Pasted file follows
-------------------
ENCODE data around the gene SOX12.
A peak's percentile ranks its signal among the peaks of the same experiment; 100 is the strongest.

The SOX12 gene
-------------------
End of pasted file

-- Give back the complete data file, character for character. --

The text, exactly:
ENCODE data around the gene SOX12.
A peak's percentile ranks its signal among the peaks of the same experiment; 100 is the strongest.

The SOX12 gene